• necessary infrastructure
    • how much adds to:
      • human resources required
      • supplies generated per month
  • Effect on
    • morale
    • health
    • imports required
    • exports generated

Except, picture these hand written, less organized, and with little arrows between things. Keep in mind that I'm not sure how much of this is actually going to be conveyed to players and how often I'm just going to say things like "the enclave's supplies of food are getting low. You've got enough for a month or two, but if the fish harvest is low or there's a problem in preservation, you're gonna be in trouble."  

On to specifics. My thinking is that short-term supplies should just tick down by a set amount per X number (probably 100) of people in the enclave per month. Each industry should have two stats: the number of people working the industry and how much it adds to the short-term supply per month. Huh, maybe I should just rename 'short-term supply ' to 'supply' and fold the preserving industry into all of the others—you have to preserve the food (as appropriate to the food type) for it to add to supply. Obviously I need to have the players bring in the appropriate supplies (preservation, tools, or other wise) to improve the industry, but after that, I should probably leave it as flavor. 'Necessary infrastructure' is what the industry needs the players to bring in from outside because, for one reason or another, the enclave doesn't have access otherwise. I think I should rename this to 'Needs and Wants' and keep in mind that it can be materials, information (how-to particularly), and/or people (trained or untrained). And, to keep from having the same term refer to a subset under Food and a section all on its own, I'll rename Industries here to sectors.

On the effects section, I think these are derived stats and probably not anything the players need to see. I might let them, if they're interested, but given the over the internet set-up of our games/campaigns, I don't expect them to want to. It's just harder to share or peruse extra materials in the online set-up (in my experience). My thinking on morale and health was that the same food, day in and day out, isn't great from a nutritional or life-enjoyment stand point. Not to mention the hit to morale that starving to death is. I'm thinking that if the players keep the various industries in a reasonable balance, there shouldn't be any hits to morale or health from Food. Meanwhile, bringing home unexpected luxuries (like a score of sugar, some protein that the enclave doesn't usually see, or the material to start a new venture within the agriculture sector [why are chickens the first thing I think of?!]) should provide a temporary boost to morale. Imports, to the Food sector, should be something nutritionally missing from the enclave (and ought to provide the players ideas, if I'm GMing right) while exports could be any individual industry producing more supply per month than consumed. I am definitely going to have to keep an eye on the enclave population.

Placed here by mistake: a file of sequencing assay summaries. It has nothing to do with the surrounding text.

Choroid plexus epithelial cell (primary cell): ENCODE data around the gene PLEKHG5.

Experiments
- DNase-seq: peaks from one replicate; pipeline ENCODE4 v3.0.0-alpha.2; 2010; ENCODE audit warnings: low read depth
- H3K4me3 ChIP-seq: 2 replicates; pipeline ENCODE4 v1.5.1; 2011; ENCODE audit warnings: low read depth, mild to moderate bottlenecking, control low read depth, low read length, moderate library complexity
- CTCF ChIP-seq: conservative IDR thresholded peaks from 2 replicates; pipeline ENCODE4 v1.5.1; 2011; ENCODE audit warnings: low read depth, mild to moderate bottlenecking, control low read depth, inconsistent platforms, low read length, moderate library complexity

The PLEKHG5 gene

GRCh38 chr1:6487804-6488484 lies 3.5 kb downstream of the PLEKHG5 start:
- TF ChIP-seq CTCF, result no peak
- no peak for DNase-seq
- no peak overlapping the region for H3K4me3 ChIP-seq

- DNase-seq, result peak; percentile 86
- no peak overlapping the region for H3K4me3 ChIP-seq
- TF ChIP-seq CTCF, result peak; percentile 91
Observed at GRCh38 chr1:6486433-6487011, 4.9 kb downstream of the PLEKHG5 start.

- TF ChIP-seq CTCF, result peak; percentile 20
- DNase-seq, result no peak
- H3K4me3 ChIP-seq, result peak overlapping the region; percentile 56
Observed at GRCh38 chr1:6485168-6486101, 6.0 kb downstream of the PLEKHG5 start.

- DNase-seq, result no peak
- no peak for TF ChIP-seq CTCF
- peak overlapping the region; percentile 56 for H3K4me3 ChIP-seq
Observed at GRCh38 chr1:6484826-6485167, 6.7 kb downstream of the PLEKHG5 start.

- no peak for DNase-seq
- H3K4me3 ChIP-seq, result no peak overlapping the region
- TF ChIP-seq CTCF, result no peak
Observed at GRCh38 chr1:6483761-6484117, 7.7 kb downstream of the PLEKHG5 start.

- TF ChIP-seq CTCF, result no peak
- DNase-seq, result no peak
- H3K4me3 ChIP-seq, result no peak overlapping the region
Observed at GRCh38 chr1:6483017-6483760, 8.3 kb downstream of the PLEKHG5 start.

So after thinking through stuff as part of this post, the redone list of things under 'Food' looks like this:

  • Supplies
  • Sectors: Farming, gardening, fishing, foraging
    • needs and wants
    • manpower required
    • supplies generated per month
    • exports generated
  • Imports required
  • Effect on
    • morale
    • health

And that's more or less what the behind the scenes stats for the enclave I'm planning to keep are going to look like. I'll make a post about all of them once I think through everything and talk about how I'm planning to have them interact with each other, but the next post will be about location.

Project Development: getting my GM on

As if I don't have enough projects on my plate, active or waiting in the wings, I have an idea for a campaign I really want to run on my podcast. So in the interests of actually trying to get this idea into the light and make it happen, I'm going to chronicle my developing it on this blog. At least for a few posts. I don't know how many posts it will take me to get it where I need to actually start testing it with people / running the game. Or far enough along that I wouldn't want my players to get some insider knowledge. Or I hit the point where I really need their input.

Wow, I'm babbling a bit. Eh, this post at least is going to be stream of consciousness-esque.